Current and previous PhD research

Current PhD Research

Carlos Acosta Gastélum

  • The Philosophical Theology of the XVIII C. Reverend Charles Chauncy of Boston
  • To give an account on the philosophical dimension in the theology of the Reverend Charles Chauncy, particularly with regard to his notion of the nature of Justification –its causes, evidences of it, etc.; but also his notion of the role played by divine grace in it (both operative and co-operative grace) and of the concept of conversion as a transformative experience in the spiritual growth of the individual.
  • Supervisor: David Efird

David Austin

  • The nature of assertion and its place within the wider field of communication
  • Supervisors: Tom Stoneham and Greg Currie

John Blechl

  • Missing Pieces: Locating Berkeley’s Apparently Abandoned Parts of the Principles”
  • Missing Pieces investigates George Berkeley’s design to refute sceptical and atheistic thinkers during his time by questioning the dogmatic assumption Berkeley abandoned his intended scheme. In 1710, the Principles was first published as ‘Part 1.’ However, the intended Part 2 and possible Part 3 never appeared and the descriptor ‘Part 1’ was removed from later editions of the Principles. To date, no systematic examination has considered this program in its own right or its importance to Berkeley’s system as a whole. Drawing on explicit, implicit, and reasonably inferred objectives of this plan, the study probes Berkeley’s corpus for its execution and completion. The outcomes will either support the traditional assertion of abandonment or provide evidence for the fulfilment of the project, and they will bear significance on the continuity of Berkeley’s thought and his relation and influence on other Early Modern philosophers.
  • Supervisor: Tom Stoneham

Martin Bloomfield

  • A Faith Without Foundation
  • I'm interested in how we can start from a broadly anti-foundationalist, anti-realist, non-absolutist position (such as, for instance, that espoused by Rorty) yet at the same time hold religious beliefs. My research has led me to explore the philosophical work of Cornel West, who professes both a form of neopragmatism articulated in the terms we have just laid out and re-packaged as historicism, and a strong Christian faith. But West's historicism leads him into epistemic relativism, from where it appears very difficult to make any satisfactory claims about God at all, let alone one's relationship with him. My job is to follow him down the rabbit hole without getting lost, and come out of the other side with a coherent understanding of what such a faith, as well as the moral and epistemic claims that go alongside it, might look like.
  • Supervisor: David Efird

Eleanor Byrne

  • My research explores how adopting a phenomenological perspective towards chronic fatigue, and unfortunate and poorly understood condition, provides a uniquely rich understanding of its experience, specifically regarding its relationship to experiences of depression. I offer a philosophical examination of the two phenomena, and explore the idea chronic fatigue is generally meaningfully similar to, and perhaps sometimes indistinguishable from, depression. I also explore some of the practical considerations that follow from this analysis, engaging with material from social epistemology in order to demonstrate that better understanding the relationship between chronic fatigue and depression can help to tackle certain injustices experienced by patients.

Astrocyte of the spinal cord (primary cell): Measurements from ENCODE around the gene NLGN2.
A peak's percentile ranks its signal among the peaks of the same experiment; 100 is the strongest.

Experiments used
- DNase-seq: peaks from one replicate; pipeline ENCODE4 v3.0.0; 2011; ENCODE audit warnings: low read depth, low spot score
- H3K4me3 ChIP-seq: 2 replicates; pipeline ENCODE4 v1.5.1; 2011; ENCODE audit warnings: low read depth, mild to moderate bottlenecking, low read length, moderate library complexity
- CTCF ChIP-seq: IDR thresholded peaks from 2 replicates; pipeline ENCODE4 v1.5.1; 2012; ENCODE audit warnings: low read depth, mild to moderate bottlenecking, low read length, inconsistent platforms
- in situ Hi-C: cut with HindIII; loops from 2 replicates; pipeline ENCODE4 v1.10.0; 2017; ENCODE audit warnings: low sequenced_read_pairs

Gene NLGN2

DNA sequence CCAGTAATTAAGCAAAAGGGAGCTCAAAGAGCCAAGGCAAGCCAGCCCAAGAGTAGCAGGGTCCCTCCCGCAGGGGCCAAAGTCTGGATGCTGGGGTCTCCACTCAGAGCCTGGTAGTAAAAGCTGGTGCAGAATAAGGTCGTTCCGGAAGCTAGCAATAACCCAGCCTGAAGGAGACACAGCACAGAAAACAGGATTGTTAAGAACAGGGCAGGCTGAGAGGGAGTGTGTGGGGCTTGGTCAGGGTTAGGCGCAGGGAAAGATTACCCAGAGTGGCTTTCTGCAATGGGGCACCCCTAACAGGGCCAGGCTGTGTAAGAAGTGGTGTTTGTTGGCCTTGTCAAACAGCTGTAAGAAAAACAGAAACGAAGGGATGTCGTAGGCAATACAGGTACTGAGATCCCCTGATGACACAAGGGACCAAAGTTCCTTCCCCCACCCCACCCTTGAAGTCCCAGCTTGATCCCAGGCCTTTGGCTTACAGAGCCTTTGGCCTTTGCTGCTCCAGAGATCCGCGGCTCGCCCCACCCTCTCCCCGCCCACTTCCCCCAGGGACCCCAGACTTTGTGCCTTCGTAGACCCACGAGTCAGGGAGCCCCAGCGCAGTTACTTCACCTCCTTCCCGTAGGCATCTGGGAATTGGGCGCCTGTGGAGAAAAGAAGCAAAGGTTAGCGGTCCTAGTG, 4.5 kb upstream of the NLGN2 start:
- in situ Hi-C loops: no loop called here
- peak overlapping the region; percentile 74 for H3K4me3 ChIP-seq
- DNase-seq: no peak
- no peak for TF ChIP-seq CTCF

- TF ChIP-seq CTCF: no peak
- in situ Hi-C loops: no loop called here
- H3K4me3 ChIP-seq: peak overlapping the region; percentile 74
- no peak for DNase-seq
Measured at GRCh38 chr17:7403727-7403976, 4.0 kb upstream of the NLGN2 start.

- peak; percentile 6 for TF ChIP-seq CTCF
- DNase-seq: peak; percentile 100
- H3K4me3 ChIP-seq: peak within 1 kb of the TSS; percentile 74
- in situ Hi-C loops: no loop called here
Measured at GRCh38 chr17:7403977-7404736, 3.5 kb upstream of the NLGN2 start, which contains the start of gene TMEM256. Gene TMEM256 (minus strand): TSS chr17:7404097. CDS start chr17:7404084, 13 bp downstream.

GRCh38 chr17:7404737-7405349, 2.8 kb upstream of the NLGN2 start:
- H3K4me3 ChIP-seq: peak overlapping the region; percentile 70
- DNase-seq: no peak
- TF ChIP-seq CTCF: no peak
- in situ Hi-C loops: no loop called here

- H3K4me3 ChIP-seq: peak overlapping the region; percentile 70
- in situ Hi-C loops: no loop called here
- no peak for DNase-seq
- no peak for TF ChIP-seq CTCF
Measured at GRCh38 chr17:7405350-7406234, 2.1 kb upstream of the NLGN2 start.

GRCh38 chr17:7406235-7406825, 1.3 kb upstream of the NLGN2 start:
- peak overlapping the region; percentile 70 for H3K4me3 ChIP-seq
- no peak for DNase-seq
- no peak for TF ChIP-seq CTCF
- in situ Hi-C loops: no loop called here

• Supervisor: Matthew Ratcliffe and Stephen Holland

Jamie Cawthra

  • Impossible Fictions
  • Stories frequently depict impossible circumstances. In fictions from The Hitchhiker's Guide to the Galaxy to The Shining, a range of different impossibilities are used. Previous research on this topic has looked at the metaphysics and logic of these depictions, but I propose an aesthetic evaluation of these fictions, understanding them first and foremost as artistic endeavours. My work explores the aesthetic effects of these impossibilities, as well as their influence on the way we imagine and interpret fictions.
  • Supervisor: Greg Currie

Celia Coll

  • Supervisors: Owen Hulatt and Peter Lamarque

Chris Complin

  • Supervisor: Greg Currie

Nick Courtney

  • Perception as the source of all knowledge: intrinsic properties and mind-independence
  • I argue that perceptual experience is what explains our acquisition of our basic concepts, such as our concepts of spatial properties. It does this by providing the subject with knowledge of what those properties are like. Perceptual experience has two distinct dimensions - a subjective dimension and an objective dimension. I argue that both dimensions of perceptual experience are necessary components of its aforementioned epistemic function. I argue that only when perception is thought of on the Naive realist model can we see how the objective and subjective dimensions of perceptual  experience can co-exist without interfering with one another. Moreover, this duality of dimensions may also provide the subject with one basis for the conceptual distinction between subject (i.e. herself) and object.
  • Supervisors: Louise Richardson and Paul Noordhof

Rebecca Davis

  • Area of research: Thick Concepts
  • Supervisors: Mary Leng and Stephen Everson